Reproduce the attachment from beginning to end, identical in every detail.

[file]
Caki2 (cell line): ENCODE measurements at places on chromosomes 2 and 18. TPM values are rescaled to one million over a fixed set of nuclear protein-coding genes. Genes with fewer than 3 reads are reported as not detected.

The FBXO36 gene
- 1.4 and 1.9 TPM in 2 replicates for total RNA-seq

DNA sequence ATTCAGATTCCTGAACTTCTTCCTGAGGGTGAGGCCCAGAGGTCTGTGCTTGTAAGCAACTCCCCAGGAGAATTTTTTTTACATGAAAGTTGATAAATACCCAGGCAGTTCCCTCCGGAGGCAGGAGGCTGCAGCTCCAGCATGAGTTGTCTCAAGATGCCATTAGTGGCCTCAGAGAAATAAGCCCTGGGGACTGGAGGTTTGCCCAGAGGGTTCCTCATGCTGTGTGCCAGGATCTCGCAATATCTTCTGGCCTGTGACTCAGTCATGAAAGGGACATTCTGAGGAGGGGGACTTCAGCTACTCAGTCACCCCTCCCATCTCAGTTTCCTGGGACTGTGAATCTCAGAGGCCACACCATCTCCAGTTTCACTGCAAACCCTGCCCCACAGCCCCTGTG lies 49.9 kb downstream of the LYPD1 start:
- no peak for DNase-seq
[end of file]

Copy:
Caki2 (cell line): ENCODE measurements at places on chromosomes 2 and 18. TPM values are rescaled to one million over a fixed set of nuclear protein-coding genes. Genes with fewer than 3 reads are reported as not detected.

The FBXO36 gene
- 1.4 and 1.9 TPM in 2 replicates for total RNA-seq

DNA sequence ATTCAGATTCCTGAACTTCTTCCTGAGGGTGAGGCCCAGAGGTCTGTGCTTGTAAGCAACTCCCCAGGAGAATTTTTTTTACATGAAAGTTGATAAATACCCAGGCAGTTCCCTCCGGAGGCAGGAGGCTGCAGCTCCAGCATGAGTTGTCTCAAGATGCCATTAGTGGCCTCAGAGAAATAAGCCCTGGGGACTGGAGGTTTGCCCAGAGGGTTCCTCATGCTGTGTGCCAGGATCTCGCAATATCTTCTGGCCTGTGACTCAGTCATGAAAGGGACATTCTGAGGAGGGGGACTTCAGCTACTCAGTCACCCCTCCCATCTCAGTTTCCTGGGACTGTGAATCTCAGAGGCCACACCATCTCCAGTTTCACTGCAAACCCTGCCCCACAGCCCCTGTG lies 49.9 kb downstream of the LYPD1 start:
- no peak for DNase-seq